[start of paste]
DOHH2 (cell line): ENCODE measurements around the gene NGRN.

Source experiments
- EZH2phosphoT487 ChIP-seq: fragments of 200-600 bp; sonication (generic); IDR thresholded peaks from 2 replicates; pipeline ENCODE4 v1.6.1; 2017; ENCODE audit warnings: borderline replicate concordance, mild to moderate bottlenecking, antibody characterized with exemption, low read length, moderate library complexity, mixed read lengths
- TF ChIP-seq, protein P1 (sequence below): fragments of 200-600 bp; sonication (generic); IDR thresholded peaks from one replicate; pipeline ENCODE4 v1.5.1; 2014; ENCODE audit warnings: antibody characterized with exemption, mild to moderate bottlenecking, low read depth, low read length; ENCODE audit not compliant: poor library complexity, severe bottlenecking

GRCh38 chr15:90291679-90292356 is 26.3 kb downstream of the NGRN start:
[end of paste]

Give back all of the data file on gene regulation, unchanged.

DOHH2 (cell line): ENCODE measurements around the gene NGRN.

Source experiments
- EZH2phosphoT487 ChIP-seq: fragments of 200-600 bp; sonication (generic); IDR thresholded peaks from 2 replicates; pipeline ENCODE4 v1.6.1; 2017; ENCODE audit warnings: borderline replicate concordance, mild to moderate bottlenecking, antibody characterized with exemption, low read length, moderate library complexity, mixed read lengths
- TF ChIP-seq, protein P1 (sequence below): fragments of 200-600 bp; sonication (generic); IDR thresholded peaks from one replicate; pipeline ENCODE4 v1.5.1; 2014; ENCODE audit warnings: antibody characterized with exemption, mild to moderate bottlenecking, low read depth, low read length; ENCODE audit not compliant: poor library complexity, severe bottlenecking

GRCh38 chr15:90291679-90292356 is 26.3 kb downstream of the NGRN start: